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Something that has been needed for decades: a leftist foreign policy with a clear moral basis Foreign policy, for leftists, used to be relatively simple. They were for the breakdown of capitalism and its replacement with a centrally planned economy. They were for the workers against the moneyed interests and for colonized peoples against imperial (Western) powers. But these easy substitutes for thought are becoming increasingly difficult. Neo-liberal capitalism is triumphant, and the workers' movement is in radical decline. National liberation movements have produced new oppressions. A reflexive anti-imperialist politics can turn leftists into apologists for morally abhorrent groups. In Michael Walzer's view, the left can no longer (in fact, could never) take automatic positions but must proceed from clearly articulated moral principles.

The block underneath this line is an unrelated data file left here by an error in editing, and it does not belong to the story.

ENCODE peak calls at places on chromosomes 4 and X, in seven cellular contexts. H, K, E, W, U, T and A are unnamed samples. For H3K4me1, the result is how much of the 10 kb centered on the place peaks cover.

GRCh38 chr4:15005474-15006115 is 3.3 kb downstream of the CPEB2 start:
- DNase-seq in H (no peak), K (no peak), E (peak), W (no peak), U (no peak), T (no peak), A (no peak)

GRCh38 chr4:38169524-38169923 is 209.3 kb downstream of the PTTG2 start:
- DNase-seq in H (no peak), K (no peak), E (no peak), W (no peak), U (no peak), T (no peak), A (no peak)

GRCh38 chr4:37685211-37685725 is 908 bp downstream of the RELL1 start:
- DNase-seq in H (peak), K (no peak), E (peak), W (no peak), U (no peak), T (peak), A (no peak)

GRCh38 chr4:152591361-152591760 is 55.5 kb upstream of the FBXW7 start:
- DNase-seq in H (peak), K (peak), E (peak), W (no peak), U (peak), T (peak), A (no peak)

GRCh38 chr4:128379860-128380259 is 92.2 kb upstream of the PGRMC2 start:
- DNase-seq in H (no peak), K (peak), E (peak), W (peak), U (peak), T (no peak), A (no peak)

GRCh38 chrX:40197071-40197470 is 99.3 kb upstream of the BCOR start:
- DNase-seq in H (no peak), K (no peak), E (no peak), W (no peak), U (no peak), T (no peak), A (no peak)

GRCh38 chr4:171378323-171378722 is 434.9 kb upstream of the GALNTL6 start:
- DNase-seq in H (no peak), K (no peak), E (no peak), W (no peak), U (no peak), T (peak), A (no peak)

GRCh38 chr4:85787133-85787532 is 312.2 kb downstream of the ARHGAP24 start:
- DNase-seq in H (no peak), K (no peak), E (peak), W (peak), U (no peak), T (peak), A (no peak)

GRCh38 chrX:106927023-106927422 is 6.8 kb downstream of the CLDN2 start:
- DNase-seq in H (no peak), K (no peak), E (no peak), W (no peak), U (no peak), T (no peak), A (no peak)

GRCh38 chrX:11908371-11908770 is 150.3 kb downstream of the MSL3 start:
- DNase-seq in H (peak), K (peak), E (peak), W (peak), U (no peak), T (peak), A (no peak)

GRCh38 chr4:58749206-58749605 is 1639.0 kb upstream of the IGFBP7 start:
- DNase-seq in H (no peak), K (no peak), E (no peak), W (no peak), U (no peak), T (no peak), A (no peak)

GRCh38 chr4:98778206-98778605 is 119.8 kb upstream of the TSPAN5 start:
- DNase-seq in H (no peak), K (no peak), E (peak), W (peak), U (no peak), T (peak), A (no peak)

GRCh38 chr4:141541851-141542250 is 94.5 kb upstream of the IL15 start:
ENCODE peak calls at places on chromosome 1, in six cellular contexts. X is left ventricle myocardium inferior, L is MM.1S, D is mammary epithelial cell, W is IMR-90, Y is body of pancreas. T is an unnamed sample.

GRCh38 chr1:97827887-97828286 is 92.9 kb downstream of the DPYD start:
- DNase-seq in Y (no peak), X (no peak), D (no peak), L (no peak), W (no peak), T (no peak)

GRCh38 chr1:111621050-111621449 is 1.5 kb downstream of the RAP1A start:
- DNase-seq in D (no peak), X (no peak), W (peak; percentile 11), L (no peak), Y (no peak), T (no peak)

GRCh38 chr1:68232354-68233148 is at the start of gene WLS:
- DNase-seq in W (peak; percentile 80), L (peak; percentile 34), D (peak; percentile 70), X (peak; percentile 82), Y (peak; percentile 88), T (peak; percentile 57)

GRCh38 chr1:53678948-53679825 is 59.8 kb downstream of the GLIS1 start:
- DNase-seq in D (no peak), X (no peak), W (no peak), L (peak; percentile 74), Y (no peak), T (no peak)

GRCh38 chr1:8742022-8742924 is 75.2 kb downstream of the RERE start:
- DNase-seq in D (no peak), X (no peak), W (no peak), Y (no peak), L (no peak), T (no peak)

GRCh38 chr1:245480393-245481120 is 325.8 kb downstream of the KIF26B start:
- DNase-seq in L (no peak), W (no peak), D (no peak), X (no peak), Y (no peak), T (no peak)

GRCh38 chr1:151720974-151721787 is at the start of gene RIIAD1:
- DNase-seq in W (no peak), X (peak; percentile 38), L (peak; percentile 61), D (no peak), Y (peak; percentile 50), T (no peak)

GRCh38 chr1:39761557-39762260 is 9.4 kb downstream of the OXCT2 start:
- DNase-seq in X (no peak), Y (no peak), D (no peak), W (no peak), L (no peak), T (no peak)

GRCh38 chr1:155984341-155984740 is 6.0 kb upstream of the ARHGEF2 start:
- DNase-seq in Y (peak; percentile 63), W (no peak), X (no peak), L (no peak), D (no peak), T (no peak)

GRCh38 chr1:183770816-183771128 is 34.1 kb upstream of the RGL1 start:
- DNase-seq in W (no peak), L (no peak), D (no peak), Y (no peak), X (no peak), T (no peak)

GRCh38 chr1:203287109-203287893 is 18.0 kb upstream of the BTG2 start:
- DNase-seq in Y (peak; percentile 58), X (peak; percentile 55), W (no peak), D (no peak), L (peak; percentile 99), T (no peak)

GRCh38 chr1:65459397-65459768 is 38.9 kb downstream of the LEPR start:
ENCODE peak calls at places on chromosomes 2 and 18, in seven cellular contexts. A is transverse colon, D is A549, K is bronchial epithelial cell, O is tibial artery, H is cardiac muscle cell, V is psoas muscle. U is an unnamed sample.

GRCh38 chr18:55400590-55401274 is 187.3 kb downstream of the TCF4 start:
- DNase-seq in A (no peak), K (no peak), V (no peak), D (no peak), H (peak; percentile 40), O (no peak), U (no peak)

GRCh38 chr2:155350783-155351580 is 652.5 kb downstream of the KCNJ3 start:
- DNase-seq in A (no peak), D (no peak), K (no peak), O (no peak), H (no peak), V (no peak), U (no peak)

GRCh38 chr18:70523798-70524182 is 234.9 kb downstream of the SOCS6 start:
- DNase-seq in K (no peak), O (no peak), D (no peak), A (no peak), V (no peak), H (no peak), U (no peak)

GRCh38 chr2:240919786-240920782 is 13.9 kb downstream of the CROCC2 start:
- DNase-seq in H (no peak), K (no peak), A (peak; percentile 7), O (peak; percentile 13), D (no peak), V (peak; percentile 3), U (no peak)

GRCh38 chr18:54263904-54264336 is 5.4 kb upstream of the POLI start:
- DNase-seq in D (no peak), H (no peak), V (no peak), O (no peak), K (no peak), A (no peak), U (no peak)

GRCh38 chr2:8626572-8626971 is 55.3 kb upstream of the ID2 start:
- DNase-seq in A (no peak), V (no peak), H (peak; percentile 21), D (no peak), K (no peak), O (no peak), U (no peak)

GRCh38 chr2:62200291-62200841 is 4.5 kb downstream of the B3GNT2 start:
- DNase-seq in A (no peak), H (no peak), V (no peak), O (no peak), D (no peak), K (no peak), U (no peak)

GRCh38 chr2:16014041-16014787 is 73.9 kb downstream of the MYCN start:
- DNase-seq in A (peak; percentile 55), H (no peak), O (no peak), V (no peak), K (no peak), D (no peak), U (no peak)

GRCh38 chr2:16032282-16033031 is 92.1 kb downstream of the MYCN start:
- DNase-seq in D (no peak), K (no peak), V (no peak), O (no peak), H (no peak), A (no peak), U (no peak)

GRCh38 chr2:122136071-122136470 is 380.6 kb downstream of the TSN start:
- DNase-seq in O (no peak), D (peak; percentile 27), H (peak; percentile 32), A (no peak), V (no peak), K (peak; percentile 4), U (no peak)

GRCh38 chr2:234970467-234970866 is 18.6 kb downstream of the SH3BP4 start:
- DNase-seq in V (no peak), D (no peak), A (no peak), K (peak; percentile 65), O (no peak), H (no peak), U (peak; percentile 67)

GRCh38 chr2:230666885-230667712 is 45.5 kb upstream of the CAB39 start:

About the Author

Michael Walzer

Michael Walzer is a Jewish American political philosopher and public intellectual. A professor emeritus at the Institute for Advanced Study in Princeton, New Jersey, he is editor of the political-intellectual quarterly Dissent. He has written books and essays on a wide range of topics, including just and unjust wars, nationalism, ethnicity, economic justice, social criticism, radicalism, tolerance, and political obligation and is a contributing editor to The New Republic. To date, he has written 27 books and published over 300 articles, essays, and book reviews in Dissent, The New Republic, The New York Review of Books, The New Yorker, The New York Times, and many scholarly journals



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